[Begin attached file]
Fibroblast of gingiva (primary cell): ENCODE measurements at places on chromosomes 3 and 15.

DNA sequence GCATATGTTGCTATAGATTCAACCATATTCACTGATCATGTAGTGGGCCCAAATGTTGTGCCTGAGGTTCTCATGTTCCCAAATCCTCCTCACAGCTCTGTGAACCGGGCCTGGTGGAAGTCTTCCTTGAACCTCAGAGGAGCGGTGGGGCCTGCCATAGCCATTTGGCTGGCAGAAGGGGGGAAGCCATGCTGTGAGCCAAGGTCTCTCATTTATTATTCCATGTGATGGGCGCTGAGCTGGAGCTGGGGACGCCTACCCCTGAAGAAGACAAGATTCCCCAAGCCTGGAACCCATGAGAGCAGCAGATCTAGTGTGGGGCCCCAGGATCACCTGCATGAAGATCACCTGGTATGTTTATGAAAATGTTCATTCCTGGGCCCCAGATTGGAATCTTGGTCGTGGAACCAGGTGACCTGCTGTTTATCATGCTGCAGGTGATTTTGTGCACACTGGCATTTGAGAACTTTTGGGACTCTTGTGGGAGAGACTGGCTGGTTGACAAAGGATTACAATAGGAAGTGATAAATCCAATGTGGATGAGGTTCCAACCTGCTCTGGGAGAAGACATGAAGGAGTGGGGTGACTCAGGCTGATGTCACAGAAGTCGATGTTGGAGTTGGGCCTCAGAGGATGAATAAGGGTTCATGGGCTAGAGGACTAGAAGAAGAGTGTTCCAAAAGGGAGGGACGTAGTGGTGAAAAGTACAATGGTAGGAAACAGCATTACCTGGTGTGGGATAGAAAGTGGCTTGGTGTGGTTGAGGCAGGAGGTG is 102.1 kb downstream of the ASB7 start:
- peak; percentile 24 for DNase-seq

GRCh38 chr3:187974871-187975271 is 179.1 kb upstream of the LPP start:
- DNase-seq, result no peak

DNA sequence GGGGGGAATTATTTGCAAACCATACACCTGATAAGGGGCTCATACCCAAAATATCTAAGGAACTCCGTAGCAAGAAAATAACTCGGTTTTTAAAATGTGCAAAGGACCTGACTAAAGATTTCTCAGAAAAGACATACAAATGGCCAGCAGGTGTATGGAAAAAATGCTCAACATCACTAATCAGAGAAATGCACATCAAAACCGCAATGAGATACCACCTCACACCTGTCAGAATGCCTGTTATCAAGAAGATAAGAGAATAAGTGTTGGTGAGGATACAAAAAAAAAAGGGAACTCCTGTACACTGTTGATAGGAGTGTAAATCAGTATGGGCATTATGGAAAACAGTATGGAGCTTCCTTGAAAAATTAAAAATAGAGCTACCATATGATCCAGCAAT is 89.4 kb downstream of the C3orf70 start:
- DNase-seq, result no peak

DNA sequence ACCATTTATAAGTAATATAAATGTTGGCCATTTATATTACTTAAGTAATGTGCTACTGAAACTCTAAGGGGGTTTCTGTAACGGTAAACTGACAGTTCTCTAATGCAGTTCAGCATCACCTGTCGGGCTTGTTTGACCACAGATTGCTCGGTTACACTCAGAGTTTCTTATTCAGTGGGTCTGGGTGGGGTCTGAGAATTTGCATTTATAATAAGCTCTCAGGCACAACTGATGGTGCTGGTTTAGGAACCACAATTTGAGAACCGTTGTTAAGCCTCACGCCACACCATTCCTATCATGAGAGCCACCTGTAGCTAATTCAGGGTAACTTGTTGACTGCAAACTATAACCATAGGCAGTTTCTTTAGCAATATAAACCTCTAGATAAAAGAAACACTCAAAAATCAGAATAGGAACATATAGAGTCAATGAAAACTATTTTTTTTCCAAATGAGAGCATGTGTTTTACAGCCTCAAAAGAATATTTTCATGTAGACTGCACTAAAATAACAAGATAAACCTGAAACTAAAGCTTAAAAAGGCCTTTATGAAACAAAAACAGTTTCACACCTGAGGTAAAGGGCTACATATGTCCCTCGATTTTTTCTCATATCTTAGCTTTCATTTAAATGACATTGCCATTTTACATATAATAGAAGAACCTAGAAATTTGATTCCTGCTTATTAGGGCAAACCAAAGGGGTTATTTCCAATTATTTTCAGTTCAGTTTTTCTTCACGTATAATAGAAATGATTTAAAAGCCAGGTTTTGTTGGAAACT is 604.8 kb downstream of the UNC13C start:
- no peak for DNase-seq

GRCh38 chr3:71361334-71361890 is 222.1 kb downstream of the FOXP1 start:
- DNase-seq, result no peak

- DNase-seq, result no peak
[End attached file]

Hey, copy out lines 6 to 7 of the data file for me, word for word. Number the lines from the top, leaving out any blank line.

DNA sequence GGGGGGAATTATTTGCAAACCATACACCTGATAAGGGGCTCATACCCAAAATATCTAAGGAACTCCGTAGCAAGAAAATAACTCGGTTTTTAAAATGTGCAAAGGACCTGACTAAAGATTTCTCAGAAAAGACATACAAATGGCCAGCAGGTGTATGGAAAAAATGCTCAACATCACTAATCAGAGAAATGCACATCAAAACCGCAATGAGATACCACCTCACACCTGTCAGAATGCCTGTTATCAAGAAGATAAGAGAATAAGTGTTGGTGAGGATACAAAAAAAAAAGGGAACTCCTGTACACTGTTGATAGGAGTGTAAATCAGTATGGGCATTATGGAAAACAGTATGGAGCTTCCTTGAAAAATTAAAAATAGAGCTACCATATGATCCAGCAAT is 89.4 kb downstream of the C3orf70 start:
- DNase-seq, result no peak